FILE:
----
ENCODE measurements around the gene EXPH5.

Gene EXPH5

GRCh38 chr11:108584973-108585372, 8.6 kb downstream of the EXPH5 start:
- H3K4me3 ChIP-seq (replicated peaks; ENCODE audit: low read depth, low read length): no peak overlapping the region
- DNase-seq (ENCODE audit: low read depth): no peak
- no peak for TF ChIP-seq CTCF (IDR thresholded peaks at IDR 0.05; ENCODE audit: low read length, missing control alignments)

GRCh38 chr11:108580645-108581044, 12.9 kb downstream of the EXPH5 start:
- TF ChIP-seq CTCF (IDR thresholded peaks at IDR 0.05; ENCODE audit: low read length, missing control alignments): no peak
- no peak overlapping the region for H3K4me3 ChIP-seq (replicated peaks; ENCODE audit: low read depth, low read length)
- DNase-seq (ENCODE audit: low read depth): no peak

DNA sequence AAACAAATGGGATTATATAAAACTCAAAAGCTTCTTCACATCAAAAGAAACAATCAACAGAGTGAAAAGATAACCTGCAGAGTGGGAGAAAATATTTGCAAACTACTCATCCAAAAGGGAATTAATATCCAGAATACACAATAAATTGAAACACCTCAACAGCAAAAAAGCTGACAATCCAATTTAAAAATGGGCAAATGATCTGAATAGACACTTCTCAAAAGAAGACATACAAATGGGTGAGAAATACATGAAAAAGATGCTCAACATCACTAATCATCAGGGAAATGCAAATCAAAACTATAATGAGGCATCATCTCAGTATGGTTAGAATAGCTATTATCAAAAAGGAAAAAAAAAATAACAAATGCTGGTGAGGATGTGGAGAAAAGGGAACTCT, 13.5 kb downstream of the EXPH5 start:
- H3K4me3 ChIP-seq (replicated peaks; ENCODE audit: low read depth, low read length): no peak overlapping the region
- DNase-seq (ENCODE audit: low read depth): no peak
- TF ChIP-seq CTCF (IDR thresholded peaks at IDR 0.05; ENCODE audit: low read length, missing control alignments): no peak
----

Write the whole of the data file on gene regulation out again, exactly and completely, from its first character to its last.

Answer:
ENCODE measurements around the gene EXPH5.

Gene EXPH5

GRCh38 chr11:108584973-108585372, 8.6 kb downstream of the EXPH5 start:
- H3K4me3 ChIP-seq (replicated peaks; ENCODE audit: low read depth, low read length): no peak overlapping the region
- DNase-seq (ENCODE audit: low read depth): no peak
- no peak for TF ChIP-seq CTCF (IDR thresholded peaks at IDR 0.05; ENCODE audit: low read length, missing control alignments)

GRCh38 chr11:108580645-108581044, 12.9 kb downstream of the EXPH5 start:
- TF ChIP-seq CTCF (IDR thresholded peaks at IDR 0.05; ENCODE audit: low read length, missing control alignments): no peak
- no peak overlapping the region for H3K4me3 ChIP-seq (replicated peaks; ENCODE audit: low read depth, low read length)
- DNase-seq (ENCODE audit: low read depth): no peak

DNA sequence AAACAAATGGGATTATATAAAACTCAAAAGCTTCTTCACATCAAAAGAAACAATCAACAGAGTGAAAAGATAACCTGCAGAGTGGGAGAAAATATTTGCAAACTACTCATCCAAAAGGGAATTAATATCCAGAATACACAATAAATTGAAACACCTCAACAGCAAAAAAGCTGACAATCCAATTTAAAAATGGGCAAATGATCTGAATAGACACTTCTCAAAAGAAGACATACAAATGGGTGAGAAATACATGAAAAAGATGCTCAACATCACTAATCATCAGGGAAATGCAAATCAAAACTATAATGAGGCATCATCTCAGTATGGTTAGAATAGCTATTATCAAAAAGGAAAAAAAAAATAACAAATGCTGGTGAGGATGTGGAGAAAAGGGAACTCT, 13.5 kb downstream of the EXPH5 start:
- H3K4me3 ChIP-seq (replicated peaks; ENCODE audit: low read depth, low read length): no peak overlapping the region
- DNase-seq (ENCODE audit: low read depth): no peak
- TF ChIP-seq CTCF (IDR thresholded peaks at IDR 0.05; ENCODE audit: low read length, missing control alignments): no peak